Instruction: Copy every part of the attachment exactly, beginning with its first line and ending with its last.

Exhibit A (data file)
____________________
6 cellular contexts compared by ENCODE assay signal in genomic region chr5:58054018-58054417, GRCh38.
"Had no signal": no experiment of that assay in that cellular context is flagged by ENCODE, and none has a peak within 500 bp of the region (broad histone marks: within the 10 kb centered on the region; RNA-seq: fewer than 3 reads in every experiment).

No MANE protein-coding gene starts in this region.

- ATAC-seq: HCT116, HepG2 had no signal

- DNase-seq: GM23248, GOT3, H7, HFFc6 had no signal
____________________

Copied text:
6 cellular contexts compared by ENCODE assay signal in genomic region chr5:58054018-58054417, GRCh38.
"Had no signal": no experiment of that assay in that cellular context is flagged by ENCODE, and none has a peak within 500 bp of the region (broad histone marks: within the 10 kb centered on the region; RNA-seq: fewer than 3 reads in every experiment).

No MANE protein-coding gene starts in this region.

- ATAC-seq: HCT116, HepG2 had no signal

- DNase-seq: GM23248, GOT3, H7, HFFc6 had no signal